So where is our great "pragmatist" president? As I've said before, I refuse to believe there's anything I know that he doesn't. Yet apparently he continues to listen to people like Larry Summers and Rahm Emanuel. On health care reform, for example, we keep hearing the Master Rahm line that what the administration needs is "a bill" -- and never mind whether what's in that bill has any chance of achieving meaningful reform. Does the president really not see how screamingly cretinous this is? With all those gleeful obstructionists lying in wait to crucify him over every flaw, real or imagined? Does he truly not see the catastrophe -- national, political, and personal -- into which these people he continues to trust are driving him?

(As polls begin to show widening majorities against the health care package being cobbled together in Congress, we can certainly thank the massive sums of money being poured in by the economic interests that feel justifiably threatened by meaningful reform. But as one of my wise counselors points out, this is after a year of advocacy by the president who made health care reform a signature issue. As the opposition has thrown ever-increasing manpower and money at watering down and defeating a serious bill, the president as advocate, a role in which everyone agrees he has achieved his greatest successes in office, has virtually disappeared.)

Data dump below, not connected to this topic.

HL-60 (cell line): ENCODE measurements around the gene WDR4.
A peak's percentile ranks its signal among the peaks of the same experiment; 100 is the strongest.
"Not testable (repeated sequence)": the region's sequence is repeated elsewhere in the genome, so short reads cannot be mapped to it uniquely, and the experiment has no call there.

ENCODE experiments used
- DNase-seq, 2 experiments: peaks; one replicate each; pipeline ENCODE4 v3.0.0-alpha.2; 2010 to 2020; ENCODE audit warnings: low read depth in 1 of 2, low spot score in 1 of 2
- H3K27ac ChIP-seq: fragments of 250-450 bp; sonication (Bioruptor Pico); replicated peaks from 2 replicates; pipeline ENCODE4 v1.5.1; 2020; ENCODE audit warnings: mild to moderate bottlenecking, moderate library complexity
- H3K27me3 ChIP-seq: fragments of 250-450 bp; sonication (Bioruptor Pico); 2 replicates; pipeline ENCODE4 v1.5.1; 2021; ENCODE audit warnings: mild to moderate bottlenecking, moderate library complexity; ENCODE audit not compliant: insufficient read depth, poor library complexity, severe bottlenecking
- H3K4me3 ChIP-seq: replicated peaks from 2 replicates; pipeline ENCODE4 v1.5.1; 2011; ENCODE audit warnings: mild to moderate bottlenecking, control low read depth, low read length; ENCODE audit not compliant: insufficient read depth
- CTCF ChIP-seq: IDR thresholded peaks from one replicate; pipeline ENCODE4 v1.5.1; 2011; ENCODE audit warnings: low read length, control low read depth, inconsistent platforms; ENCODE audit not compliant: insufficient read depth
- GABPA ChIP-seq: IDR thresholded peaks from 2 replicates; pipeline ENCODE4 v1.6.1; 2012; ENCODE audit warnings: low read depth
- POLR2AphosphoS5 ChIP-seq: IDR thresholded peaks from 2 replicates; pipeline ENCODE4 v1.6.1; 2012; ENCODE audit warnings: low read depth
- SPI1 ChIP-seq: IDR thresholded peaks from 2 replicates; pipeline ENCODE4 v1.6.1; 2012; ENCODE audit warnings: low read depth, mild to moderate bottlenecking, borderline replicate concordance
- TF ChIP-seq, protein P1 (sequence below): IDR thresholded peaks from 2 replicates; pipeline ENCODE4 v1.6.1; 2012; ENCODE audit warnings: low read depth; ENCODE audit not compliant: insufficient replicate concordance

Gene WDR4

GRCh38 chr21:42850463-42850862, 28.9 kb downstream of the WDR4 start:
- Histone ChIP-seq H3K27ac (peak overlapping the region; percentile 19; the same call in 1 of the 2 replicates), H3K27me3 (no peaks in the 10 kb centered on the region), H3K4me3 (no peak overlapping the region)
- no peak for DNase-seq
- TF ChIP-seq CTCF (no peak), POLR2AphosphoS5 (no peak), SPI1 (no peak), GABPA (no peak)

As much as the times cried out for an FDR, I suppose it was too much to hope that we were getting one in Barack Obama. But what we got is an administration that seems constructed to be an anti-New Deal. One point my wise counselors make is that those brilliant people around FDR were mandated to come up with genuinely bold ideas, not the kind of incrementalist retread trash that mostly comes out of this administration. What's more, the architects of the New Deal didn't worry overmuch about whose toes they might step on. When the '30s banksters rose up in righteous wrath, the Roosevelt administration prided making them a centerpiece of the attack.